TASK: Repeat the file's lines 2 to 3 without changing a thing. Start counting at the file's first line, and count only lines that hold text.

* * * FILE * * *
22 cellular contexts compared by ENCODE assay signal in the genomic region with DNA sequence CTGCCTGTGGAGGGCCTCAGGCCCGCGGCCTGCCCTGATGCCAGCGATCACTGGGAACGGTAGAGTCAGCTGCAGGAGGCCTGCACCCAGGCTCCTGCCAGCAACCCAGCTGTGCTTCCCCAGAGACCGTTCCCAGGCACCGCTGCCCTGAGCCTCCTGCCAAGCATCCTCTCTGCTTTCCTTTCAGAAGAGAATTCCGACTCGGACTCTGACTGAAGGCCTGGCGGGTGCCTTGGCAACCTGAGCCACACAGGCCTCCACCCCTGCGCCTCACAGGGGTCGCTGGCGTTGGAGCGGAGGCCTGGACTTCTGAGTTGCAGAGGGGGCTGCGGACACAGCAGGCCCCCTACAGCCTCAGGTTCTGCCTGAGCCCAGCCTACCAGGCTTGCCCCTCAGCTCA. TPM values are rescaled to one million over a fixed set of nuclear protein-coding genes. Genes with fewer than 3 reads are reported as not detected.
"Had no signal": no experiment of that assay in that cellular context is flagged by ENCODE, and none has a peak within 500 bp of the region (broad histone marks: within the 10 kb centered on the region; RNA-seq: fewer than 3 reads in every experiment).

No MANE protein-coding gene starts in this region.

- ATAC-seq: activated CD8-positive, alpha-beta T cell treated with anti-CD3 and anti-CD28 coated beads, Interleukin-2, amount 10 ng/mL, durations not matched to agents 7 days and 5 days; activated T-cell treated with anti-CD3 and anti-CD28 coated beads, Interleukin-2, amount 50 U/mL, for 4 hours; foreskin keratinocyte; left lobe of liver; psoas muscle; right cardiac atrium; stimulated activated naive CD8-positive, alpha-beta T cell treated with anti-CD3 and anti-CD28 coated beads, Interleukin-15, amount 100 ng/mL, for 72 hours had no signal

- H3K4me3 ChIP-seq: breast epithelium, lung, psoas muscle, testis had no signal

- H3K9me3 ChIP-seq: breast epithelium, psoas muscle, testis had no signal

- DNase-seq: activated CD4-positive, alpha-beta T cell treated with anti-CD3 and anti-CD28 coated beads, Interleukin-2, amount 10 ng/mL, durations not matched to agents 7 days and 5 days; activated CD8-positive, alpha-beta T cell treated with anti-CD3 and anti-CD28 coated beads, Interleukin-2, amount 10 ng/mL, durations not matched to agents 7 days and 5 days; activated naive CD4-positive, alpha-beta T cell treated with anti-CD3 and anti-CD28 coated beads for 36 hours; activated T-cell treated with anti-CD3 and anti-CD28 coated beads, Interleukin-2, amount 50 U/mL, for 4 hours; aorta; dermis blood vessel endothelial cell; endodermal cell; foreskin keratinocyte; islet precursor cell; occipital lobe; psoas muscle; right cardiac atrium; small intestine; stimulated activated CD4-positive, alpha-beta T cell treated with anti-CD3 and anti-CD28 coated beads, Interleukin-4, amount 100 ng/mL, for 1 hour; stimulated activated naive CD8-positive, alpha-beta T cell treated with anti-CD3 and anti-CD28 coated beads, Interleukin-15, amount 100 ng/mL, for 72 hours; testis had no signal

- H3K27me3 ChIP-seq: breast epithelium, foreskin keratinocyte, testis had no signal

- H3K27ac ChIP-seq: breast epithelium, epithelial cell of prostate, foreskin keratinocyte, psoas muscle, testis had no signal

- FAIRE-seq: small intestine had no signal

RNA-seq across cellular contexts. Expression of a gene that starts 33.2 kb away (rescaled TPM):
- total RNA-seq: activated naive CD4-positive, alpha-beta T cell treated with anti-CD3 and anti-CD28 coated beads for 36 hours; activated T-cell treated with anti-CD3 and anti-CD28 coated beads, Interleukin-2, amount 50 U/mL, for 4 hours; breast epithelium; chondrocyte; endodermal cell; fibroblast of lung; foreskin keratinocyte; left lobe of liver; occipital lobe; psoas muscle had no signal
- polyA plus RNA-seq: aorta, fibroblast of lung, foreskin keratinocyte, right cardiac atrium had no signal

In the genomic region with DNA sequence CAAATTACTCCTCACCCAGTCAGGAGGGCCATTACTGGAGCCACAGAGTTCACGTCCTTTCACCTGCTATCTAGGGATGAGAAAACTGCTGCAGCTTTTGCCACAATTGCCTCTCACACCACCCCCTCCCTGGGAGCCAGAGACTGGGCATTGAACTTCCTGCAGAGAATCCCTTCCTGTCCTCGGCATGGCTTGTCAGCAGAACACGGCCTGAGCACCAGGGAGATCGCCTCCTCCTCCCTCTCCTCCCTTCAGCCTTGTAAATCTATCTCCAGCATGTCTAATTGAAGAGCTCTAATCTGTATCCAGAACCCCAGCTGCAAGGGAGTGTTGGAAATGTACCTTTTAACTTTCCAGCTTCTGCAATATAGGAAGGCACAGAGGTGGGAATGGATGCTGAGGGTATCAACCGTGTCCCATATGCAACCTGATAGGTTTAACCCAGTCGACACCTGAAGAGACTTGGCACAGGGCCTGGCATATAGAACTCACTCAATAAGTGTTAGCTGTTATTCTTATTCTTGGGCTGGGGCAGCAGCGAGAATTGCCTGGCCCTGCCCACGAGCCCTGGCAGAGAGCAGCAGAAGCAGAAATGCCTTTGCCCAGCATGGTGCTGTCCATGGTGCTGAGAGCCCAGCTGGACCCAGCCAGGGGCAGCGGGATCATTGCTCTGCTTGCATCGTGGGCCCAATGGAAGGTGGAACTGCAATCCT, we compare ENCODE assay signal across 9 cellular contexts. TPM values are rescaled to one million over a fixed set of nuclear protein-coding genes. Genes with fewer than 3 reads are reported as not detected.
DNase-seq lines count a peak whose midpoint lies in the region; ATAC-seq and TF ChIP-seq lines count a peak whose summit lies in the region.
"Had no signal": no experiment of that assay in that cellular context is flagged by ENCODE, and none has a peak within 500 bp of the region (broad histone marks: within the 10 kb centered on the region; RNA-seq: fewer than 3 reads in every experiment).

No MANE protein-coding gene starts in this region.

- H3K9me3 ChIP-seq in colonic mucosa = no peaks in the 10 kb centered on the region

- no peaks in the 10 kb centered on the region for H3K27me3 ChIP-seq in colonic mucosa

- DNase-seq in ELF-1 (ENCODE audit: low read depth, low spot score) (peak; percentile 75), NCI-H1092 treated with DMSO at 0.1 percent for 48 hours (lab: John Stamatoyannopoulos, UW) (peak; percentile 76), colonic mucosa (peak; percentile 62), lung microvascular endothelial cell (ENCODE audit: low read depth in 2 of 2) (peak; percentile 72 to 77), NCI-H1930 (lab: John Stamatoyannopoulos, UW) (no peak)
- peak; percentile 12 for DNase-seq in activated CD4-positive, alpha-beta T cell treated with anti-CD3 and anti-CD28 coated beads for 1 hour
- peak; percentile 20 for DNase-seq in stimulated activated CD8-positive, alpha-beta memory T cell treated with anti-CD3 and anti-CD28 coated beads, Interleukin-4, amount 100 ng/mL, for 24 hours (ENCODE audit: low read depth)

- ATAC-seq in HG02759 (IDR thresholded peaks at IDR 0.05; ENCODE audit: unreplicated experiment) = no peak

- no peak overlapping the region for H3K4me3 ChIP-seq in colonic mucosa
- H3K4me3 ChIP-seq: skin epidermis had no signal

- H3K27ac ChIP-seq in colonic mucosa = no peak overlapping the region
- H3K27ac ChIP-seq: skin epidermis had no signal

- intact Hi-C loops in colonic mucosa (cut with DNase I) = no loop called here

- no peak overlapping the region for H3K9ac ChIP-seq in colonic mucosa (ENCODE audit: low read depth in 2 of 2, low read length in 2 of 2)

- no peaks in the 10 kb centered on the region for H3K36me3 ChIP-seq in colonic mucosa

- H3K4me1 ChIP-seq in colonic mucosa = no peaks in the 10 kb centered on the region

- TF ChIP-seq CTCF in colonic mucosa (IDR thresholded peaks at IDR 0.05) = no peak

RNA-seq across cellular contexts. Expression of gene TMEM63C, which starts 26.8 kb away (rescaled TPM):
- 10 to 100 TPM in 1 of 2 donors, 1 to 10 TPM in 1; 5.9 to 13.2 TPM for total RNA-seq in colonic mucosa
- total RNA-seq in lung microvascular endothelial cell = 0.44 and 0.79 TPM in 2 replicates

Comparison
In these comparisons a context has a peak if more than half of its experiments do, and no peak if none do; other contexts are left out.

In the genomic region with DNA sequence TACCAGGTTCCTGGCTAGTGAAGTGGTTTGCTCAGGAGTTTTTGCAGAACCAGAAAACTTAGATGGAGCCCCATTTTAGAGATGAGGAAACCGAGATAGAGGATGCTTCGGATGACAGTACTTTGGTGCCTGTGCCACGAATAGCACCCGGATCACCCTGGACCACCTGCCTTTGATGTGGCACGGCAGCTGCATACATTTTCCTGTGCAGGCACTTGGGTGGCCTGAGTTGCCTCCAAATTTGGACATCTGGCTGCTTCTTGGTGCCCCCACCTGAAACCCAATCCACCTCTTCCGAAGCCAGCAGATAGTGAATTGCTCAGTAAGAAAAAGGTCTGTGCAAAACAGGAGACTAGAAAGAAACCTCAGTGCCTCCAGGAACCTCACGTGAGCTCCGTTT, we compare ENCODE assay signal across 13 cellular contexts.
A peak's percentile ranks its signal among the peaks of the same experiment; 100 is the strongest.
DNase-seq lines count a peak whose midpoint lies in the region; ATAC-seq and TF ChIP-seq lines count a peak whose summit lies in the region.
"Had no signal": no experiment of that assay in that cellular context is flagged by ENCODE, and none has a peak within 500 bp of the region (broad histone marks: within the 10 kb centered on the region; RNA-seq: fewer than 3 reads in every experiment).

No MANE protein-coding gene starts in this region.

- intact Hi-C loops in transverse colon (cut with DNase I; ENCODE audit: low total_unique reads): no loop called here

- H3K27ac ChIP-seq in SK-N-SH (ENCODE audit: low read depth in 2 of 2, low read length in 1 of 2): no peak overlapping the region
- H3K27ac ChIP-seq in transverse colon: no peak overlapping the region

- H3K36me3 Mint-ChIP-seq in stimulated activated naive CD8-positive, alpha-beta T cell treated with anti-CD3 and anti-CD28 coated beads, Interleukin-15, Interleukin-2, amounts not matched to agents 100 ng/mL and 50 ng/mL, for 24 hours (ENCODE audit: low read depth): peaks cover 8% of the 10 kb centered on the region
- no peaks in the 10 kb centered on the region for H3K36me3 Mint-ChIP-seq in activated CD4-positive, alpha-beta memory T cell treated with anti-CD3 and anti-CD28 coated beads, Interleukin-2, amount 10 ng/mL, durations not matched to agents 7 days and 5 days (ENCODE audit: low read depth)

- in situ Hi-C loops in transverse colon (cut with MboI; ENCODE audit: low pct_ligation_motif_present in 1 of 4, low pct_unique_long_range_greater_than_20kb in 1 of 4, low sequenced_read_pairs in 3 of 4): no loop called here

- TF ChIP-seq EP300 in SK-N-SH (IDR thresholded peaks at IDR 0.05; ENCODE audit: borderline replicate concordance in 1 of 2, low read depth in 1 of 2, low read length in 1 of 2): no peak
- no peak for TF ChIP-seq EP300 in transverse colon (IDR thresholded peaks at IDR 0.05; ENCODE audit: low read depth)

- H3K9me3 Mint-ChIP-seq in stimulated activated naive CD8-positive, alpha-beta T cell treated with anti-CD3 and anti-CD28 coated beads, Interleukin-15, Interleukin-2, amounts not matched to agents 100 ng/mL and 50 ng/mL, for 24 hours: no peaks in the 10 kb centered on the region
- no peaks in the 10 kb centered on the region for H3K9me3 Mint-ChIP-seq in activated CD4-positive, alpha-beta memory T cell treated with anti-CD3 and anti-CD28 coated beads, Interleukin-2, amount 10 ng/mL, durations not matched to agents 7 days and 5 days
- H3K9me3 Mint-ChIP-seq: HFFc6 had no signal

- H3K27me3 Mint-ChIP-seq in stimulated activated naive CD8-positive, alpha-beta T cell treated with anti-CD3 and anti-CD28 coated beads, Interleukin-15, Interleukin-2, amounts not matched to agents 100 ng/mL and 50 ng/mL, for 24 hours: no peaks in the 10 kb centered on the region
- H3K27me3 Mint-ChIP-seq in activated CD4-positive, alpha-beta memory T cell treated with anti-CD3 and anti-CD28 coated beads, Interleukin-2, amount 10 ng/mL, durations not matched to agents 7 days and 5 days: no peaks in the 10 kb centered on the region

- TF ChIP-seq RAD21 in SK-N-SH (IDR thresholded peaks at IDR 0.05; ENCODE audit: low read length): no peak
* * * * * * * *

"Had no signal": no experiment of that assay in that cellular context is flagged by ENCODE, and none has a peak within 500 bp of the region (broad histone marks: within the 10 kb centered on the region; RNA-seq: fewer than 3 reads in every experiment).

No MANE protein-coding gene starts in this region.